Archive for Borrowing

Bus announcements in Okinawa

Travis Seifman noticed something interesting about the announcements on certain public bus lines in Okinawa: the pronunciation of Japanese / Okinawan place names in the English-language announcements is way off.


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Buzz-phrase

After reading "A new English word" (11/30/16), Yixue Yang sent me the following interesting note on "lihai" ("awesome / awful") in action in China today:

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"Bad" borrowings in North Korean

Last week, the Daily NK (from Seoul) published an article by Kang Mi Jin about "Loanwords frequently appearing in the Rodong Sinmun" (11/25/16), South Korean original here.  Rodong Sinmun is the official newspaper of the North Korean Central Committee of the Workers' Party of Korea.

A source in Ryanggang Province told Daily NK on November 21 that the authorities have been delivering public lectures on the need to “actively fight to eradicate the bad habit of using foreign languages, including words of Japanese origin and the language of the puppet regime (South Korea)." However, many have pointed out the increasingly frequent usage of foreign words in the Rodong Sinmun.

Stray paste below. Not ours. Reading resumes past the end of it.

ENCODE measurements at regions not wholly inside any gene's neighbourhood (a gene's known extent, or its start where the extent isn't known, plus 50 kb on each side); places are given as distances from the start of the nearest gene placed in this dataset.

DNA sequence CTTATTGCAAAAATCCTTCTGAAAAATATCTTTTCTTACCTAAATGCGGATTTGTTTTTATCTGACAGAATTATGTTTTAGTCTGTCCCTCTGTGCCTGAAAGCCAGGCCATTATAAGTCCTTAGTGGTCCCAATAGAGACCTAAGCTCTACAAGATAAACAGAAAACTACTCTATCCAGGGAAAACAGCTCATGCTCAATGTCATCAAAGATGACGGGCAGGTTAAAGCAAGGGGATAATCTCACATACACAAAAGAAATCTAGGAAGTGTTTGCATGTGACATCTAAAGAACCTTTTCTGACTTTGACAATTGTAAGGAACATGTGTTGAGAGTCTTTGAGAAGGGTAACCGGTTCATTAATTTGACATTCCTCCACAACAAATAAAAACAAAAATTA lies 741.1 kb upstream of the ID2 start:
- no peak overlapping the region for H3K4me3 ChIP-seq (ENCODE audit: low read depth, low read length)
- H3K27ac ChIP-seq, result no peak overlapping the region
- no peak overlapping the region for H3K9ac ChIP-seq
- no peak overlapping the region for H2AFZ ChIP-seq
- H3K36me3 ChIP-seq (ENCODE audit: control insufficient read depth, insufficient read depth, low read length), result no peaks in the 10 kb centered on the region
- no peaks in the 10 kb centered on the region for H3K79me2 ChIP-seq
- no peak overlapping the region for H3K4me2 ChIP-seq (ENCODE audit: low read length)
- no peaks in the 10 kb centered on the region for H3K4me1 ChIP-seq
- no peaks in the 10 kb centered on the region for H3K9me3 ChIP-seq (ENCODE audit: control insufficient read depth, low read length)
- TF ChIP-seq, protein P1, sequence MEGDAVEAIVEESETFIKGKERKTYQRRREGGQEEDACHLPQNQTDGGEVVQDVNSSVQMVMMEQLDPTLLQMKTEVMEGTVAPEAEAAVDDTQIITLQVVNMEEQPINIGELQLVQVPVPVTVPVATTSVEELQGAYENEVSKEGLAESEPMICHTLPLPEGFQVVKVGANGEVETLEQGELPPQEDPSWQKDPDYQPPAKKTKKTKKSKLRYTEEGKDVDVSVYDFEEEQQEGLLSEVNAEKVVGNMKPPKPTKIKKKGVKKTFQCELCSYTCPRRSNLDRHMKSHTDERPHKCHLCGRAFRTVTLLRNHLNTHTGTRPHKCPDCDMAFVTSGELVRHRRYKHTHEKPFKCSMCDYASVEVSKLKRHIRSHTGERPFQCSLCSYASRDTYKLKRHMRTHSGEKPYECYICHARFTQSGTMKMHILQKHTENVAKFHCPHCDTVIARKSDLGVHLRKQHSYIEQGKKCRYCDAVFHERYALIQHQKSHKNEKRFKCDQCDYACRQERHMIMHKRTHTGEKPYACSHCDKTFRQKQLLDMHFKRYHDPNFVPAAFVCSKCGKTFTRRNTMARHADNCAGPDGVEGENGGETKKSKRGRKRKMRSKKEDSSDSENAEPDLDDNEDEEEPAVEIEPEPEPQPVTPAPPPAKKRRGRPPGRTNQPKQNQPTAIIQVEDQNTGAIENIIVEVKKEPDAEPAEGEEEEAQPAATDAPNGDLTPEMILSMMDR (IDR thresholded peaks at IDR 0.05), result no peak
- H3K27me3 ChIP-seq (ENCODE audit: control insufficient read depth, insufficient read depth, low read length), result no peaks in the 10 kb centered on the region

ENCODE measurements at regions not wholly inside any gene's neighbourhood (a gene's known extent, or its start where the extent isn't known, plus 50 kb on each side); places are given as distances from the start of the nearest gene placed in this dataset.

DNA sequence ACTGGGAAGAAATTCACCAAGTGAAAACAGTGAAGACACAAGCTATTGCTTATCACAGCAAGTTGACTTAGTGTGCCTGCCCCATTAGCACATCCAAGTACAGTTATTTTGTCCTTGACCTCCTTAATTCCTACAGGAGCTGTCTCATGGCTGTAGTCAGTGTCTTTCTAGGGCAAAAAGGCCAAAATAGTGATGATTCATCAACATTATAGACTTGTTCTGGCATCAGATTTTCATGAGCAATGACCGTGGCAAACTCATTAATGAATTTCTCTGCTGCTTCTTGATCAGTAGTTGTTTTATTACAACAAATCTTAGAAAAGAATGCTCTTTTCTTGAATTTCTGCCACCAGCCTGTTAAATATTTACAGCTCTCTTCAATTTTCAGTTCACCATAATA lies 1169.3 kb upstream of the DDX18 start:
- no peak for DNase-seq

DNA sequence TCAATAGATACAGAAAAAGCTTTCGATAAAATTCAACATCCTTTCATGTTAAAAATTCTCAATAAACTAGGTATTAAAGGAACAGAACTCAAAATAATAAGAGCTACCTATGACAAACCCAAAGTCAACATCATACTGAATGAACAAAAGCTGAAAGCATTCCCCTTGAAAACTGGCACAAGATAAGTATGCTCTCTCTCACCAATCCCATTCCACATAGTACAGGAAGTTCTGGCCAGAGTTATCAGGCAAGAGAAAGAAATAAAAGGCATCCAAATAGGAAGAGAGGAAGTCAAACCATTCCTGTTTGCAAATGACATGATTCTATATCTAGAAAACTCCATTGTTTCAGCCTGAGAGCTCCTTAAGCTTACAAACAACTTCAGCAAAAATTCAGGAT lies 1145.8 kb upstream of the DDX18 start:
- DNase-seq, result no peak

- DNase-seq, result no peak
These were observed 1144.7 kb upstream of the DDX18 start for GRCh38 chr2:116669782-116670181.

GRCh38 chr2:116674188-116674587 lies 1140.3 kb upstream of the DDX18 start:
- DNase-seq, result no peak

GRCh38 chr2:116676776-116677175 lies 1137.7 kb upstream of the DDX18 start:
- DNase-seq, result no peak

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A new English word

Since I began the study of Chinese languages half a century ago, there's one word that I have found very useful and versatile, but extremely hard to translate into English, so in this post I'm going to propose that we might as well just simply (gāncuì 乾脆 = the previous five English words) borrow it into English and be done with it.  That word is the almighty, inimitable, the one and only:  lìhài!

lìhài 厉害 (simplified) / 厲害 (traditional)

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Two new words in Mandarin

At least they're new for me.

I'm always learning new expressions, constructions, usages, etc. in Chinese.  The Sinitic languages are changing so rapidly that it is a heady experience trying to keep up with them.  The two new Mandarin words I just learned are good examples of the kinds of transformations that are constantly taking place in Chinese.

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The mystery of "mouthfeel"

Helen Wang writes:

I have a question – what's the etymology of the English word "mouthfeel"? In the last few weeks in the UK I have heard the word "mouthfeel" several times, spoken very naturally as though it's an established English word. I was surprised because I remember kǒugǎn 口感 (lit. "mouth-feel") as being "untranslatable" or an "awkward translation". So I looked up "mouthfeel" online to see when this direct translation made its way into English. It even has a Wikipedia entry! But no mention of kǒugǎn 口感 or any etymology. It seems to have just appeared in English – earliest usage in the 1930s.  See The Big Apple, "Mouthfeel" (4/10/12) by Barry Popik.